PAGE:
By The Fire: Episode 138 Challenge 2

Hey horror addicts, In Episode 138 of the horroraddicts.net podcast The Next Great Horror Writer contest moves forward and the task this time is a little harder. This time the contestants had to write a 250-300 word story about a monster. Participants were tested on their ability to scare with description in a short amount of time, and be judged on their monster, scare factor, and complete story concept. Sounds like a hard task but not to a good writer.

I love this challenge because it deals with monsters and what horror fan doesn’t like a good monster story. My favorite monster has always been the werewolf. I love the concept of having a split personality and not being able to control it. The person who becomes a werewolf can be the nicest person in the world but when the full moon comes out he becomes a savage monster and he can’t control his blood lust. My favorite comic character as a kid was The Incredible Hulk for the same reason. Dr. Banner was a genius and a humanitarian but when he got mad, the beast came out. The same concept holds true for Dr. Jekyll And My Hyde. The idea of a savage beast living inside you that has to come out from time to time is an idea that doesn’t get old.

Another monster that doesn’t get old is vampires. There are so many different ways to tell a vampire story and every vampire can have a different personality. It surprises me how many vampire novels I’ve read that all come up with a fresh spin on an old mythology. A good writer can make any monster interesting. Maybe one of the contestants will have an idea for a new monster that none of us have ever heard of before. There is always something new to add to a monster story.

What kind of monsters will our writers use? Werewolves, vampires, a human monster or maybe something else out of the ordinary. Is 300 words enough time for a complete story, an imaginative monster, and a big scare? In the hands of a good writer, it is.  Who will you be rooting for in this competition? Do you have your own 300-word story you want to share with us? What is your favorite monster and why?  If you have an opinion leave a comment on this blog post and let us know your feelings. Be sure to listen to episode 138 and hear what are contestants come up with.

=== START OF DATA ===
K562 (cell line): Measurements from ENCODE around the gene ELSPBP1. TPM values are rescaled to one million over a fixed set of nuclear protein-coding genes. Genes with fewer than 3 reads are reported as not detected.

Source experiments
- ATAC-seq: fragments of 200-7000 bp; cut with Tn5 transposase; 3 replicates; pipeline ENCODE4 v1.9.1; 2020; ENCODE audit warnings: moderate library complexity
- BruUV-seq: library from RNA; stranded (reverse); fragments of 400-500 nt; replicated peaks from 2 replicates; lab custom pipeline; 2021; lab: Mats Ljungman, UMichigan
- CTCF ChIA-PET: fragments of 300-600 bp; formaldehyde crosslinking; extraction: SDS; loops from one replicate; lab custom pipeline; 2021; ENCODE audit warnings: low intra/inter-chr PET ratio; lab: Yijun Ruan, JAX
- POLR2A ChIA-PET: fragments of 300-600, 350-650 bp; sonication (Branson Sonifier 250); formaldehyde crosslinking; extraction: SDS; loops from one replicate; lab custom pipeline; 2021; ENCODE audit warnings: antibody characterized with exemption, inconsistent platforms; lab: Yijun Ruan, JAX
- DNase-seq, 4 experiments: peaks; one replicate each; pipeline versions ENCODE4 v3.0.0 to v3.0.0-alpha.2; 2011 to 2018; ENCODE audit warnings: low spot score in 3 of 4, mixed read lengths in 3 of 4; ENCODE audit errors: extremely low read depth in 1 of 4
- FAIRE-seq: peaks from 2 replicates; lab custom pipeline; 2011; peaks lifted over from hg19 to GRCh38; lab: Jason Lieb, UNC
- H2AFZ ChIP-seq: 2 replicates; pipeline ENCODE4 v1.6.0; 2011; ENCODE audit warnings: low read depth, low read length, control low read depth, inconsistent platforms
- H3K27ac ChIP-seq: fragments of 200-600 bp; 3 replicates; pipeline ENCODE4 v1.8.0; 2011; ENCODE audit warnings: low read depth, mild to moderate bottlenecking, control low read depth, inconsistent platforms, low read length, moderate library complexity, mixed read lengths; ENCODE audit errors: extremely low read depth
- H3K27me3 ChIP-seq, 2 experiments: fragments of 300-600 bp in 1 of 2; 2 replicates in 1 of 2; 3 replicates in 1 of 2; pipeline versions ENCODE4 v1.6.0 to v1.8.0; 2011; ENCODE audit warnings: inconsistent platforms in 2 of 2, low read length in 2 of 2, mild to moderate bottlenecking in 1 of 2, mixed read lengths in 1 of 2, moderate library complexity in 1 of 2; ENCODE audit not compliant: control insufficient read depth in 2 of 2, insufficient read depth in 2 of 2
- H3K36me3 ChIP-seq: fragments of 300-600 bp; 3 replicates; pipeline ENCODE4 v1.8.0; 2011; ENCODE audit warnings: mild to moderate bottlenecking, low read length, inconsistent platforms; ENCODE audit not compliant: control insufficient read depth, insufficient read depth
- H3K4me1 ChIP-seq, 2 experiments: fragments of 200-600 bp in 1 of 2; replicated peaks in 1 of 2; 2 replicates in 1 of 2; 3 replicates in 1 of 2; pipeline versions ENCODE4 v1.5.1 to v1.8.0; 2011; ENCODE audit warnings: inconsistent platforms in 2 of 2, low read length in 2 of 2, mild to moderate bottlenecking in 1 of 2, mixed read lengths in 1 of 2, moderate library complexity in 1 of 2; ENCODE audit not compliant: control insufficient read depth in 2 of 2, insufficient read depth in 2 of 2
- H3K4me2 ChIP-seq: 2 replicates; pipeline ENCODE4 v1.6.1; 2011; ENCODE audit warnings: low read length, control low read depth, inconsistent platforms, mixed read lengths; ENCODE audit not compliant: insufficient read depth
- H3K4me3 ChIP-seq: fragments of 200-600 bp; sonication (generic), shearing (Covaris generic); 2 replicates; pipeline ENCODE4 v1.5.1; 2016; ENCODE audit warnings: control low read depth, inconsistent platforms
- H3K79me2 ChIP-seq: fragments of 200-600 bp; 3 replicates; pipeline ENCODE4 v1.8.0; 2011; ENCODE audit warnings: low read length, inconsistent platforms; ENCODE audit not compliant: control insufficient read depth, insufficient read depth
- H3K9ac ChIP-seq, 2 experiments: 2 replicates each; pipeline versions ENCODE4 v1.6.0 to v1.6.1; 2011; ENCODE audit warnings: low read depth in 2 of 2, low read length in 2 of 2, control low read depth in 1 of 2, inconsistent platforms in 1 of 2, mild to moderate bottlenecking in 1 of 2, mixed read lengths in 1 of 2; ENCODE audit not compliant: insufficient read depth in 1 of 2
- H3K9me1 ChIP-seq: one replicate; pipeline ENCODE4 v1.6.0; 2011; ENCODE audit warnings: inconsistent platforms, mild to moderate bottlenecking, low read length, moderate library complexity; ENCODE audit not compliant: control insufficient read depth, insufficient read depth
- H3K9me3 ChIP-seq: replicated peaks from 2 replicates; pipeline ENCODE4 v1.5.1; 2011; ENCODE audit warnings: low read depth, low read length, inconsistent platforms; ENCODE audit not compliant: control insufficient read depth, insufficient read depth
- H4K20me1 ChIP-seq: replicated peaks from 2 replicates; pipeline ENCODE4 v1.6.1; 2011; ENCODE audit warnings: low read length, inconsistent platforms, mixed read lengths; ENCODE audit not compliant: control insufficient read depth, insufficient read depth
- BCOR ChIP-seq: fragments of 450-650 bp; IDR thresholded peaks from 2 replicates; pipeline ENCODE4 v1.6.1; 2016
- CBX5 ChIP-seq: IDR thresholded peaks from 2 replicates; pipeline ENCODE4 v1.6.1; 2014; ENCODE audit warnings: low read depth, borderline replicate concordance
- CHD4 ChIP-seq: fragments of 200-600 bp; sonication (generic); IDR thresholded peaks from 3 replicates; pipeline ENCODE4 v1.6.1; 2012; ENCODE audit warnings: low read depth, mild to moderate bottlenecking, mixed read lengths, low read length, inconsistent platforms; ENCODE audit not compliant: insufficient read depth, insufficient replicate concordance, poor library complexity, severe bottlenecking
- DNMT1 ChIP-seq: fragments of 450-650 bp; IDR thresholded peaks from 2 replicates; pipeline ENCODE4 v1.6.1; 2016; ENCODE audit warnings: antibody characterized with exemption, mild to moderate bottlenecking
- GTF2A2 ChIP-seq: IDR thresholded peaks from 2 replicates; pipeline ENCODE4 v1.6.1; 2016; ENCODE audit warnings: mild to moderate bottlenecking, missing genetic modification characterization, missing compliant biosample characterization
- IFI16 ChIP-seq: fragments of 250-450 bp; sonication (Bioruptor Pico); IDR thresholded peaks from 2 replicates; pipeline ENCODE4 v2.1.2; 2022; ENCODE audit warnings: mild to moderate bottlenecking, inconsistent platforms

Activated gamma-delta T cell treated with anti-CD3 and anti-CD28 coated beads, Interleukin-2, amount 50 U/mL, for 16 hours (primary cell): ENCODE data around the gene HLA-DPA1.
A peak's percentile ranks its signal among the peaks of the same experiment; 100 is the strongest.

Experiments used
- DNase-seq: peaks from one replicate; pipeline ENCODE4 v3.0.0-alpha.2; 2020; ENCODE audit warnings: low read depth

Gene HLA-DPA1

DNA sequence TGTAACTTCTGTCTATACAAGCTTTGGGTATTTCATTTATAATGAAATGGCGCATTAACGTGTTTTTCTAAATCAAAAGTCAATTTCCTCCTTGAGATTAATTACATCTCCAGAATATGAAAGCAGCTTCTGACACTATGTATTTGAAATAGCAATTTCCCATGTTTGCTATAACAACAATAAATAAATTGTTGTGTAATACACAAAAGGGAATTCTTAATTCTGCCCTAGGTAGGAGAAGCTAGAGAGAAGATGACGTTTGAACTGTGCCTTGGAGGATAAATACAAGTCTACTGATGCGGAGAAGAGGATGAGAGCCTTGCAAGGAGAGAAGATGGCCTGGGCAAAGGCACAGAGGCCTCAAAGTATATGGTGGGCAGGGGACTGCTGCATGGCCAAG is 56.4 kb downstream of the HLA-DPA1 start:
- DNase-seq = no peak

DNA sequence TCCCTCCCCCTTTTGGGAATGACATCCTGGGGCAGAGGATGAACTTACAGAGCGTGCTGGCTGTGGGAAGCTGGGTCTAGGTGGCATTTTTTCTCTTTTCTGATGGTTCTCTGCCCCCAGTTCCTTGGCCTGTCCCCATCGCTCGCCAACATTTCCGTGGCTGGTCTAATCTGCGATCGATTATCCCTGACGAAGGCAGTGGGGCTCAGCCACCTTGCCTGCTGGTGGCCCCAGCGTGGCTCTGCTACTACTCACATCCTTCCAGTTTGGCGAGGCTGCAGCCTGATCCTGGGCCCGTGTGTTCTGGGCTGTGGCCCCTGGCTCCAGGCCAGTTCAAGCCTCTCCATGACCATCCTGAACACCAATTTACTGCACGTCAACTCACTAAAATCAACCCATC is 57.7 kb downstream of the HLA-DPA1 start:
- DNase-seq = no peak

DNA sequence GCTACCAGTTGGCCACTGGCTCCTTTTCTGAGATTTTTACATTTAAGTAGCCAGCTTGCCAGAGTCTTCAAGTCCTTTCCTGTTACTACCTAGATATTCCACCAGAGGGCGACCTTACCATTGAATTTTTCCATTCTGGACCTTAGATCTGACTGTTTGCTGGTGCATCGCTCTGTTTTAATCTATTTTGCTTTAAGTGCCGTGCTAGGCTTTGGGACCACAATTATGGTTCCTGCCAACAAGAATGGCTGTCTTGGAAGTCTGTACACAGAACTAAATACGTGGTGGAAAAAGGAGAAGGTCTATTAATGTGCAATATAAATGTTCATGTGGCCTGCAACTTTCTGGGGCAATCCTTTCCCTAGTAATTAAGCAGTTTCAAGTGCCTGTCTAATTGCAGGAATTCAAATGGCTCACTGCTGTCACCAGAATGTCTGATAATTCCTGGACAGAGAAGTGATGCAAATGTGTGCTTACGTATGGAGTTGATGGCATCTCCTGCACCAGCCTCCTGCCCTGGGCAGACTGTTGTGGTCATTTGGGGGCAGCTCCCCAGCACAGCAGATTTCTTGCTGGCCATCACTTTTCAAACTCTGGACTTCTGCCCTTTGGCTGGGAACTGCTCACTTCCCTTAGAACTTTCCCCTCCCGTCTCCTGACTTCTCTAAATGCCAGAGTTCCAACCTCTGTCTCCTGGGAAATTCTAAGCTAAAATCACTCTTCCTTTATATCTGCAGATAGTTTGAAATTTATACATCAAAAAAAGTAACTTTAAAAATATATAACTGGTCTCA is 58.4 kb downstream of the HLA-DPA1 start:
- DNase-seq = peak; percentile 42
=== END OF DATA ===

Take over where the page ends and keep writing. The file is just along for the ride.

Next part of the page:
HorrorAddicts.net, 138 #NGHW Guest Judge: Mark Eller

Horror Addicts Episode# 138
SEASON 12 – The Next Great Horror Writer Contest

JUDGES:

Horror Hostess: Emerian Rich

Judge: H.E. Roulo

Guest Judge: Mark Eller

Intro Music by: Valentine Wolfe

———————

The top 7 of the 300 Word Monster Stories.

Find all articles and interviews at: http://www.horroraddicts.net

 

193 Days till Halloween

Intro of judges, prizes, and contest.

Read of 7 300/word stories.

Contestants: Feind Gottes, Naching T. Kassa, Jess Landry, AE Kirk, Timothy G. Huguenin, Sumiko Saulson, Cat Voleur, Quentin Norris, Jonathan Fortin, Adele Marie Park, JC Martinez, Harry Husbands, Riley J. Pierce, Daphne Strasert.

HA.Net News:  #NGHW News by Adelise M. Cullens

By the Fire by David Waston

Scarlett Dahlia by Jesse Orr

Free Fiction by Kay Tracy

Darwin Decay.by J.C. Eickleberg

2017 HorrorAddicts.net Anthology, Clockwork Wonderland coming in May

2018 Anthology, Crescendo of Darkness submissions

Nightmare Fuel by DJ Pitsilatis

Drunk Dracula Where Nightmares Come From

Kenzie Kordic Psychological Horror: The Scariest Of Them All

Crystal Connor Psychos

Kbatz Victor Frankenstein, 2015

David’s Haunted Library: The Final Reconciliation/Skin Deep/Ordinary Monsters by Frank Martin.

Press Releases:

Dark Regions Press Summer of Night by Dan Simmons

Bird Box by Josh Malerman

All of the Flesh Served by Terry M. West

The House of Nodens by Sam Gafford

What do Monsters Fear by Matt Hayward at Post-Mortem Press

World Gone and their new video Feed the Machine

Valentine Wolf. They’ve started production on a new album. Watch behind the scenes video on the blog.

Brian Mosher and his Down and out Art.

Next challenge announced.

Winner announced.

“Broken Pieces” by Valentine Wolfe

http://valentinewolfe.bandcamp.com/track/broken-pieces

HorrorAddicts.net blog Kindle syndicated

http://www.amazon.com/HorrorAddicts-net/dp/B004IEA48W/ref=sr_1_1?ie=UTF8&qid=1431022701&sr=8-1&keywords=horroraddicts.net

———————–

Write in re: ideas, questions, opinions, horror cartoons, favorite movies, etc…

horroraddicts@gmail.com

————————

h o s t e s s

Emerian Rich

s t a f f

David Watson, Stacy Rich, Dan Shaurette, KBatz (Kristin Battestella), Mimielle, D.J. Pitsiladis, Jesse Orr, Crystal Connor, Lisa Vasquez, Adelise M. Cullens.

Want to be a part of the HA staff? Email horroraddicts@gmail.com

b l o g  / c o n t a c t / s h o w . n o t e s

http://www.horroraddicts.net

 

 

Kbatz: Victor Frankenstein (2015)

 

Latest Victor Frankenstein Unfortunately Disappointing

by Kristin Battestella

 

I had hoped Gothic dramatizations and Victorian horror were making a comeback. Unfortunately, with the cancellation of Penny Dreadful, the less than welcoming reception of Crimson Peak, and the disappointing result of the 2015 Victor Frankenstein, the potential for dark romanticism and steampunk gone macabre trends seems over before it could really start.